At this juncture, there is a well-recognized correlation between MBO palliative surgery and higher morbidity and mortality rates, thus, it should be considered with caution in this cohort of patients.64,65 De Boer et al found that 58.1% of the patients suffered postoperative complications, and 8.8% of the patients died in the hospital.66 Olson’s systematic review revealed that fatalities are rather high (6–32%) and that significant complications are frequent (7–44%).58 Counter-intuitively, Yu et al showed no significant difference in terms of survival between surgical and non-surgical management in patients with MBO, albeit the cohort of the study included a minority of ovarian cancer patients.27 A population-based analysis also demonstrated a similar outcome as overall survival was similar between surgical and medical patients (median 6.5 vs 6.4 months).25 Therefore, selection of patients for surgery requires detailed consideration of overall prognosis, performance status, as well as the risk of perioperative complications.

Non-Surgical Interventions

Temporary decompression via nasogastric tube is often used to evacuate a large amount of pooled gastric secretions to improve symptoms during acute MBO episodes.67 Nasogastric tubes are not well tolerated for a prolonged time and are associated with complications such as occlusion and displacement, nasal cartilage erosions, aspiration pneumoniae, esophagitis and bleeding.68

Percutaneous transesophageal gastro-tubing (PTEG) has shown to be superior to nasogastric tube in terms of symptomatic improvement and quality of life, with no differences in survival between both interventions.69

Percutaneous gastrostomy tube, also called venting gastrostomy, can also be used as a more permanent measure for gastric decompression and are associated with reduction of nausea and vomiting.29 Complications include wound infection or leakage of fluid around the tube. In a systematic review that included 25 studies and 1194 patients, Thampy et al summarized a variety of outcomes related to venting gastrostomy insertion, including successful insertion at first attempt in 91%, major complication in 2% and minor complication in 20%.70 Patients with malignant ascites, frequently associated with advanced gynecologic cancers, have an increased likelihood of complications or unsuccessful gastrostomy tube insertion, although this is not considered a contraindication.71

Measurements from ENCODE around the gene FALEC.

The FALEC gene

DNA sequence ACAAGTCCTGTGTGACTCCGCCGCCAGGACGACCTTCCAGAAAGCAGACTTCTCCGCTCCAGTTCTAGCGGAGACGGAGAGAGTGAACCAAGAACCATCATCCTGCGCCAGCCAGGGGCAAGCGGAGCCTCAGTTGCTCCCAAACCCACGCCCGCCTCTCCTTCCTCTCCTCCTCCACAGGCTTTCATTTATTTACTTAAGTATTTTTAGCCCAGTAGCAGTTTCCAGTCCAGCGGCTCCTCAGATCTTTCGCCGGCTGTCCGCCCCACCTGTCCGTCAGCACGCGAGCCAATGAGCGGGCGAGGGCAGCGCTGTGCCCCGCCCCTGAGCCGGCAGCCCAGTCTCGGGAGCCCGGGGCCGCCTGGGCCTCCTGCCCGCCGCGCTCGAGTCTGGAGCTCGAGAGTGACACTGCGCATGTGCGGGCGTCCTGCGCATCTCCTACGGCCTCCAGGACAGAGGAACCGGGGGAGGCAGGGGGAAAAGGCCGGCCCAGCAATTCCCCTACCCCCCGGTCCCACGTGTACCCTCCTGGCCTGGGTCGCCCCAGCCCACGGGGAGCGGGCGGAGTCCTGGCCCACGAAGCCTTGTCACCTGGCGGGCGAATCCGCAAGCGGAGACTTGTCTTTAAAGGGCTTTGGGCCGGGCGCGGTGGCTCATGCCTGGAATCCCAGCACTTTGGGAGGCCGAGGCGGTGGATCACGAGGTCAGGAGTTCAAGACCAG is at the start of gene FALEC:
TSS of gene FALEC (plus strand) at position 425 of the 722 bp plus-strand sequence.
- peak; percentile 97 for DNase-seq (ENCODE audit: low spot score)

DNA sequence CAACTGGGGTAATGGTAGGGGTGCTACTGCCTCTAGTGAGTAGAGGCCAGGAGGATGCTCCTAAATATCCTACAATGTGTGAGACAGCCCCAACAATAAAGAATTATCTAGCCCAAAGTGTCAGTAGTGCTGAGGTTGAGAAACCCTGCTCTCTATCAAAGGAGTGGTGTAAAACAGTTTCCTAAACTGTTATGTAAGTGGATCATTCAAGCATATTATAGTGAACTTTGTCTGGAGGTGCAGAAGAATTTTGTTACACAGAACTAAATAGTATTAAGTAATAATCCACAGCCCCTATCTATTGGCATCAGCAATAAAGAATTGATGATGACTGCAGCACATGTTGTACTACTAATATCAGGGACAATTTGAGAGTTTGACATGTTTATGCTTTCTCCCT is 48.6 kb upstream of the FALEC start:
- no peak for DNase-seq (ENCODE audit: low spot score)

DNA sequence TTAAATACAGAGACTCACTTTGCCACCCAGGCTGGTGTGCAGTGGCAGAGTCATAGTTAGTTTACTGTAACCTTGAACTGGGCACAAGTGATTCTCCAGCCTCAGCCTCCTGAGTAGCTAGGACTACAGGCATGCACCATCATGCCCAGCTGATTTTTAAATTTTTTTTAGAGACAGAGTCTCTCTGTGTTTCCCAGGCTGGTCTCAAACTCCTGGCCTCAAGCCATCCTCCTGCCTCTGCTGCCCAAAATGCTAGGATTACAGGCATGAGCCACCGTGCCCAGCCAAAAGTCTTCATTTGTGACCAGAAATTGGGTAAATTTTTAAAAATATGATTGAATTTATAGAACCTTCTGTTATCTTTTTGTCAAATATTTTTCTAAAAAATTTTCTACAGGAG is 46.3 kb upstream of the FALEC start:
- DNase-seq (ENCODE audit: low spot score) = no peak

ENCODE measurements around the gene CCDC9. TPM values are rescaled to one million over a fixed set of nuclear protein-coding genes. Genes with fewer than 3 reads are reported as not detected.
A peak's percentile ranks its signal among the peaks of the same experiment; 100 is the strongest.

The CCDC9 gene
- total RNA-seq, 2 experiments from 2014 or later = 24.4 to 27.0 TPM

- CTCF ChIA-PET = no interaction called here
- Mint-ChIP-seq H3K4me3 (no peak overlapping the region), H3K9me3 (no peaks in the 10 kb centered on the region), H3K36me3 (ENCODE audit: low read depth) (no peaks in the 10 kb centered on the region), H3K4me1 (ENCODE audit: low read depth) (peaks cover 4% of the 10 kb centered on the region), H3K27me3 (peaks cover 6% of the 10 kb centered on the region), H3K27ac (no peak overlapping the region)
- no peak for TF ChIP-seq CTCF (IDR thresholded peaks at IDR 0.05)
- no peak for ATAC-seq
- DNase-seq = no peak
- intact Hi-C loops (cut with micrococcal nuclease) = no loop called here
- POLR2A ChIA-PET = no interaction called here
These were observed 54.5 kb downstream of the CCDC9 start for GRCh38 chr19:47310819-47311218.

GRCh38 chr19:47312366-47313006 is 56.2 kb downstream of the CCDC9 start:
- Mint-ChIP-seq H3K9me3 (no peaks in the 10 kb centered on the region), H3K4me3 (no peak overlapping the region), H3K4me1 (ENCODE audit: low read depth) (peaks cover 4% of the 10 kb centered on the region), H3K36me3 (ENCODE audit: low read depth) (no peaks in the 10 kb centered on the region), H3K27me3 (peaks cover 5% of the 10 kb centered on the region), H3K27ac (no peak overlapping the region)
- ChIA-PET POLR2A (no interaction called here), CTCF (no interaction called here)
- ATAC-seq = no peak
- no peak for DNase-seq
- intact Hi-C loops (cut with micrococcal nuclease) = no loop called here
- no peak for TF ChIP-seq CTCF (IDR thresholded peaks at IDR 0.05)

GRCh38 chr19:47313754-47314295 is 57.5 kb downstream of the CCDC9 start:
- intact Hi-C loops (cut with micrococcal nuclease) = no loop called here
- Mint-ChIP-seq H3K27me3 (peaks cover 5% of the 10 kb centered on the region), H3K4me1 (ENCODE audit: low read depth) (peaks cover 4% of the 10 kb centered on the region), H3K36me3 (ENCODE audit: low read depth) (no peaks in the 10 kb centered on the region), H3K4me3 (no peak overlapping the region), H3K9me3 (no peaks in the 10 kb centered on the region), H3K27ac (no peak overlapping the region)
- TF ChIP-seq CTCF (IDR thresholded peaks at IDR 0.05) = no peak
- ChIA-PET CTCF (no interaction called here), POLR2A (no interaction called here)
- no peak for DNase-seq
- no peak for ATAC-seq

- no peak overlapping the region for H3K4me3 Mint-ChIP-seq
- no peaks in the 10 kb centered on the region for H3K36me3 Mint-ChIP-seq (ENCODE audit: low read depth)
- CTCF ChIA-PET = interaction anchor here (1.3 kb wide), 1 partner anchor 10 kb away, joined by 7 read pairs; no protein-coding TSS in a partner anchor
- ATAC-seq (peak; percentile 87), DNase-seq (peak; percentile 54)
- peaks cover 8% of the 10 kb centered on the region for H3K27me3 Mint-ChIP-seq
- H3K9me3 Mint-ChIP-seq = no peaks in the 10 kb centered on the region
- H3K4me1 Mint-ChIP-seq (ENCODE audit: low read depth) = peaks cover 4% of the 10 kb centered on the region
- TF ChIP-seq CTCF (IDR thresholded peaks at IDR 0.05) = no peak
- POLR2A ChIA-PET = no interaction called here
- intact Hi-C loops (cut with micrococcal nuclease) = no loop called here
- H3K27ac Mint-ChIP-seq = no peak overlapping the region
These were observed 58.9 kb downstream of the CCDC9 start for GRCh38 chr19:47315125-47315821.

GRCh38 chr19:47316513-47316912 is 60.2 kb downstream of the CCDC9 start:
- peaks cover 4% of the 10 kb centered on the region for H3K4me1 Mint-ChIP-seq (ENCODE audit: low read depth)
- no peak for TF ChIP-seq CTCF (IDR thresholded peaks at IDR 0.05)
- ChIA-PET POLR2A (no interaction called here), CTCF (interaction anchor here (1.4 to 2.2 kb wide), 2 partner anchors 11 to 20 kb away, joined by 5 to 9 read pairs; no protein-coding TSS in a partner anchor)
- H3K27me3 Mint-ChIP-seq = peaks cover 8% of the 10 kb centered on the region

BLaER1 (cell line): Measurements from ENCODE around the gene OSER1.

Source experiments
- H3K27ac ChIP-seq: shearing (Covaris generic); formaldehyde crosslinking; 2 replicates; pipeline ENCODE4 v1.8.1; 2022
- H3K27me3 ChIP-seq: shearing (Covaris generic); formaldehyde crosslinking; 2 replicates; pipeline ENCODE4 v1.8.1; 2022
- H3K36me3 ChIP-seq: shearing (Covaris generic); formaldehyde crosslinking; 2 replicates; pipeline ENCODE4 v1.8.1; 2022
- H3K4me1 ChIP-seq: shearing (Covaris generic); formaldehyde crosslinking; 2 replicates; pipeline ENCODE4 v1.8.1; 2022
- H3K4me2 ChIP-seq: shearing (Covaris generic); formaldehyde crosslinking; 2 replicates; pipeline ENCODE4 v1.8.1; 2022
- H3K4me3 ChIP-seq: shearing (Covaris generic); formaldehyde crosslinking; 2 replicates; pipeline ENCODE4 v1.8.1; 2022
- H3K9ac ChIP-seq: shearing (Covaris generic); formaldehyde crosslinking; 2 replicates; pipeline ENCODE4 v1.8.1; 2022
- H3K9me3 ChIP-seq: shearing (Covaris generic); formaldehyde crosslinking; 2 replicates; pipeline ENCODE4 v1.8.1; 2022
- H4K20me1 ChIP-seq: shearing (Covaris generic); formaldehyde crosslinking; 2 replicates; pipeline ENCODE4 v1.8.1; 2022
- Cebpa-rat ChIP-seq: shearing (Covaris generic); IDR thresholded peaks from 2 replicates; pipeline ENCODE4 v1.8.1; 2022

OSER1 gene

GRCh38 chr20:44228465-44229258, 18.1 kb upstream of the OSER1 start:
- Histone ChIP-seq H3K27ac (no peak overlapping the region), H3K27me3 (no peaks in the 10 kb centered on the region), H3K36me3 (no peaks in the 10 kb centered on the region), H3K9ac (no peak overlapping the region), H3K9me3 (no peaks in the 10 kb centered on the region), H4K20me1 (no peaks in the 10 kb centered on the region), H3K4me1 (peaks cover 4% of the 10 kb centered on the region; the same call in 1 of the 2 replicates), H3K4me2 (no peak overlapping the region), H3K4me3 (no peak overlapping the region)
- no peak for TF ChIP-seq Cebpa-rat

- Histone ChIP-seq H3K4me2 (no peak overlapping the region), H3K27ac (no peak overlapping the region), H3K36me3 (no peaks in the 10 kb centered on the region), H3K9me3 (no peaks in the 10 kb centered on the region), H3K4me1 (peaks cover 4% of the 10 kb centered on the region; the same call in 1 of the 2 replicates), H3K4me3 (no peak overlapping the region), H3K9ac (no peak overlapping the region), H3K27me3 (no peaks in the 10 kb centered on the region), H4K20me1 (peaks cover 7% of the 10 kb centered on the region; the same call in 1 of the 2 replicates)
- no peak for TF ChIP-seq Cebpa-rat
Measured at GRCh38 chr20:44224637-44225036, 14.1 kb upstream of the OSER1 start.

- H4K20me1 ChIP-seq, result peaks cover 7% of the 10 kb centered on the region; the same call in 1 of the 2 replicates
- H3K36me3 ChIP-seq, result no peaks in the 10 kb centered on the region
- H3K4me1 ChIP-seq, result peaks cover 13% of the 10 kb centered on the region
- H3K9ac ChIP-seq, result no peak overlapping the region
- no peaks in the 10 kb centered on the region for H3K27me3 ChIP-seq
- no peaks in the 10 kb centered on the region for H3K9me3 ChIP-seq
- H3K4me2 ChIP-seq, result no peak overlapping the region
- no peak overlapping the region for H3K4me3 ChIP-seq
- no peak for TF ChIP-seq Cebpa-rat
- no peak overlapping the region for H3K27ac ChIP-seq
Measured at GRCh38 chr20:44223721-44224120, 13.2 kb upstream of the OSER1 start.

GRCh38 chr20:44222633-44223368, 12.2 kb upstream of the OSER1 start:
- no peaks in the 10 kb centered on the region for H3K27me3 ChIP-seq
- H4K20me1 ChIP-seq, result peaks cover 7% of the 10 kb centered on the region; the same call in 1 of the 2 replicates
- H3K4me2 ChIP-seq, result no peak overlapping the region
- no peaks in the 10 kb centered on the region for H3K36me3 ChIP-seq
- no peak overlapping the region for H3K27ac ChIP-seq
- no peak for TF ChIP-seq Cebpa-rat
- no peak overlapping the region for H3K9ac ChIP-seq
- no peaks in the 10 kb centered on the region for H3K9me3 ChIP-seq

Endoscopic stents have been used to improve symptoms from MBO related to a single point of obstruction mainly in patients with colorectal cancer, but few data support its use in extracolonic malignancies. Small studies evaluated the use of stents in extraluminal narrowing secondary to genitourinary, gynecologic and non-colorectal GI malignancies, with technical success ranging from 20 to 87%.72,73 Extrinsic compression is associated with higher likelihood of technical and clinical failure, and higher likelihood of requiring surgical diversion for persistent obstructive symptoms despite stent insertion. Risk of stent insertion includes bowel perforation, migration and re-obstruction.74

Patient selection is critical when choosing the most appropriate intervention. Patients with single-level obstruction may benefit from local treatment such as stenting or surgery.75 However, most patients with ovarian cancer and MBO have multifocal sites of obstruction and are not considered good candidates for the aforementioned procedures, thus managed conservatively.